On occasion, conversations regarding spirituality go beyond the superficial diatribes of stoned hippies and overt intellectuals overheard by annoyed college students trying to study at their local coffee shop. This evolution produces an intelligent discussion, which inquires into the process of development and methods of sustainability that the ego undergoes in order to establish and preserve some sense of identity, and of course the conversation usually begins with an acknowledgment of the pain and suffering brought about by these inbred processes. Perhaps the most genuine question of all relates back to the first cause, and the seemingly impossible predicament we all find ourselves in. To a certain degree we relate to our relentlessly rational café neighbors, who suggest that life is a game of give and take. If we wish to win we must be willing to lose, which of course implies that a certain degree of suffering is built right into the network of life. On some level it is an easy proposition to accept, because we acknowledge the pain and dissatisfaction present in our own lives. However, when we step outside for a breath of fresh air we find ourselves intuitively agreeing or least wanting to agree with the hippies that litter the lawn in front of the coffee shop. They seem to think that life is not that difficult, and in fact everything is perfect. We are left to ourselves to reconcile these two extremes. If everything is in truth spaciously-energetic how did it come to pass that feel claustrophobically-static? I agree that at times everything seems to fit together, and I want to believe that life isn’t really all that difficult, but at the same time I can never quite shake the feeling that I am missing something. This is what is meant by the impossible predicament, and how this ball got rolling is the subject I wish to address in this article. I do not want to go into detail at this point about the later stages of ego’s development. I will simply focus on the initial conception of a sense of self. All I wish to do is show that the question, “How did this ball start rolling?” presupposes that there is a ball, which may not be the case! If you would like me to go into greater depth about the development of ego in its later stages, let me know in the comment box below.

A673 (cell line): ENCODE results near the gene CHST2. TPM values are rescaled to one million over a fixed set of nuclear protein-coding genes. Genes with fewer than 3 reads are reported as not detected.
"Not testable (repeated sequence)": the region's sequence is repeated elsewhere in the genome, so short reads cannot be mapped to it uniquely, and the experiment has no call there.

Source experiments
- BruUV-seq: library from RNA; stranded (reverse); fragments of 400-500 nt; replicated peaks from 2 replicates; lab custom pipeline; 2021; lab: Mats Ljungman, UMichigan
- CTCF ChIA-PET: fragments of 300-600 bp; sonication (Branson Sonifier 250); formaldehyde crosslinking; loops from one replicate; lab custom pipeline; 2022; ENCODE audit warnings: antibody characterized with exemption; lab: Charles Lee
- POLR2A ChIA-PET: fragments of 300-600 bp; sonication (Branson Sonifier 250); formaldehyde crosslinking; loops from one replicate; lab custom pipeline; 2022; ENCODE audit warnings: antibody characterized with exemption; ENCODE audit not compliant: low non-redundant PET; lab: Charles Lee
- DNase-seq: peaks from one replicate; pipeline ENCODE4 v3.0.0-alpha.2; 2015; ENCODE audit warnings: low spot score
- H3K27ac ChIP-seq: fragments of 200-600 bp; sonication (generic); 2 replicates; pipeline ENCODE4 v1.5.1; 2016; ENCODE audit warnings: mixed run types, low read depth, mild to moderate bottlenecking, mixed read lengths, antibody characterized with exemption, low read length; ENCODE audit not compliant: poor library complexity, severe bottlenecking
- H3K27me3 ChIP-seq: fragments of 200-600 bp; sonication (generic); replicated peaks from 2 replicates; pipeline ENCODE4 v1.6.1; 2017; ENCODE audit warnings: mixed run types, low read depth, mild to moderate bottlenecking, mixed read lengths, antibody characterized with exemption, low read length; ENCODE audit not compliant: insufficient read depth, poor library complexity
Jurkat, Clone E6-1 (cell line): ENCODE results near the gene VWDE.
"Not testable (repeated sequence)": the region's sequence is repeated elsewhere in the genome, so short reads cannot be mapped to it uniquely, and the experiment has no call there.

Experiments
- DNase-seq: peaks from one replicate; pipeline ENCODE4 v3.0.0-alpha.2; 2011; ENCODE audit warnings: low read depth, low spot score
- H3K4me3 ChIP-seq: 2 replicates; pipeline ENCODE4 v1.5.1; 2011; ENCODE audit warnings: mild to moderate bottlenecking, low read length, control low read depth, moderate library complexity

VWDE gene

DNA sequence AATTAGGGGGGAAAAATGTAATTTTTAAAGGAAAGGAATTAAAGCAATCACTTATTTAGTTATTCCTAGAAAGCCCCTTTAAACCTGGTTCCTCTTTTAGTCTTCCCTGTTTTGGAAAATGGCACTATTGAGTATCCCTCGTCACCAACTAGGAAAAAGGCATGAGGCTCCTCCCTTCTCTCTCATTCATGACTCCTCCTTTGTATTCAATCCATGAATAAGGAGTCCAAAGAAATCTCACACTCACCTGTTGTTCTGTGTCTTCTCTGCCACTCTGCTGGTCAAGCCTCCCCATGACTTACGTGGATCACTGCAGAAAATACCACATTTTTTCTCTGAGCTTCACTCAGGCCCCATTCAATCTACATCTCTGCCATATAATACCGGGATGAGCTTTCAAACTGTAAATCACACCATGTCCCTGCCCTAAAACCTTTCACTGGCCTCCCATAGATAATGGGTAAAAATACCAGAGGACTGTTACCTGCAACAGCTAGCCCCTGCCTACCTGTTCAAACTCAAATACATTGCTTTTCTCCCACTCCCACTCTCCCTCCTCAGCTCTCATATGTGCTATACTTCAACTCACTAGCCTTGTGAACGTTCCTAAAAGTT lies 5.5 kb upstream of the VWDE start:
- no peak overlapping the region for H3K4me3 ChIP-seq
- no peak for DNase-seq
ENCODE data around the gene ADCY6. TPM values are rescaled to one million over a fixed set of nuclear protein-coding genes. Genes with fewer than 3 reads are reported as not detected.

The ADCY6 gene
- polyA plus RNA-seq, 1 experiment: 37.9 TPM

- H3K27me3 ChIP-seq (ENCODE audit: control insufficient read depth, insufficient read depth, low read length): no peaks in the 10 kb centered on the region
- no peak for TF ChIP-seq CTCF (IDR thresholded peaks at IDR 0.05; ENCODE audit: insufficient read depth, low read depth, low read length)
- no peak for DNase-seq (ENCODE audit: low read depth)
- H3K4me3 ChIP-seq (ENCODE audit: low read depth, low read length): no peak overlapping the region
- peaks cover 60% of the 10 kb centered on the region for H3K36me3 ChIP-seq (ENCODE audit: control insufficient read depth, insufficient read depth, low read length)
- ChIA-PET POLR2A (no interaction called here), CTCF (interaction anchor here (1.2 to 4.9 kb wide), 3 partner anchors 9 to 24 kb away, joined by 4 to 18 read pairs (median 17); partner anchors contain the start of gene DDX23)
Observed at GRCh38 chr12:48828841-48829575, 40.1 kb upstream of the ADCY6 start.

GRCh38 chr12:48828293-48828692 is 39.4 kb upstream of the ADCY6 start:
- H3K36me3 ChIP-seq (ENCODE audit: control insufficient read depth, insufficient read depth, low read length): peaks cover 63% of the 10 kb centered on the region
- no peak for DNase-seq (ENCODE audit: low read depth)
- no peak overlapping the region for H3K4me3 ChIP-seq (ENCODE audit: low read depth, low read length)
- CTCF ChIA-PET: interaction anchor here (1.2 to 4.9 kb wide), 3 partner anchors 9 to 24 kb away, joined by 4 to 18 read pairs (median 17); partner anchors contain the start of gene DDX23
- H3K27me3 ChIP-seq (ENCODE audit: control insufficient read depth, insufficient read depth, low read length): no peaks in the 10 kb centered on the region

Before the beginning and after the end there is pure energy. This energy is not one, nor two, but all. Known to us as awareness, this energy manifests in a variety of forms. Images, sounds, tastes, smells, tactile sensations, memories, and feelings –the whole landscape emerges from this ocean of awareness like waves- not distinct or separate from the water in any way, but as a playful manifestation of water. This is the mind of a child. Once we come of age our initiation into society begins with our parental units consistently barking out strange noises as they point fervently at random objects within the vicinity. We soon learn that the object being pointed at is closely associated with the noise being made, so the entire spectrum of experience is shattered into a million things- mommy, daddy, dog, etc. Memory begins to collect not only the words and their intended meanings, but also the governing dynamics of language. At this point everything becomes about forming, or establishing distinct lines of demarcation. In order to form a complete sentence there must be a subject, object, and verbing between the two. So to meet the demands of those pesky adults who continually insist upon us using our words this operating system is booted up more and more, until eventually memory assimilates through repetition to the governing dynamics of language.